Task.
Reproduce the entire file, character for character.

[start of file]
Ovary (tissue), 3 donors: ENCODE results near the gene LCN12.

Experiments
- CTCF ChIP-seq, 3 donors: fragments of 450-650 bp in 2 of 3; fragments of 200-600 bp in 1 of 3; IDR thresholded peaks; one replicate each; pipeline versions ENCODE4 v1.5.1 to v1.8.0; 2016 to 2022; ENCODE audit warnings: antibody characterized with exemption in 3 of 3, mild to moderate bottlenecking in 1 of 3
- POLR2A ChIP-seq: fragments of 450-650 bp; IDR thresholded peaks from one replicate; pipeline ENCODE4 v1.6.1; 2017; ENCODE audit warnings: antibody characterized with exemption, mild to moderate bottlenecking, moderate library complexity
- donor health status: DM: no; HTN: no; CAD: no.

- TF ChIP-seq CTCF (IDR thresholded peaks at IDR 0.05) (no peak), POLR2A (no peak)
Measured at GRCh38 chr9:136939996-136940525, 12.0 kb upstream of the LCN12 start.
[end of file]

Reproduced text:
Ovary (tissue), 3 donors: ENCODE results near the gene LCN12.

Experiments
- CTCF ChIP-seq, 3 donors: fragments of 450-650 bp in 2 of 3; fragments of 200-600 bp in 1 of 3; IDR thresholded peaks; one replicate each; pipeline versions ENCODE4 v1.5.1 to v1.8.0; 2016 to 2022; ENCODE audit warnings: antibody characterized with exemption in 3 of 3, mild to moderate bottlenecking in 1 of 3
- POLR2A ChIP-seq: fragments of 450-650 bp; IDR thresholded peaks from one replicate; pipeline ENCODE4 v1.6.1; 2017; ENCODE audit warnings: antibody characterized with exemption, mild to moderate bottlenecking, moderate library complexity
- donor health status: DM: no; HTN: no; CAD: no.

- TF ChIP-seq CTCF (IDR thresholded peaks at IDR 0.05) (no peak), POLR2A (no peak)
Measured at GRCh38 chr9:136939996-136940525, 12.0 kb upstream of the LCN12 start.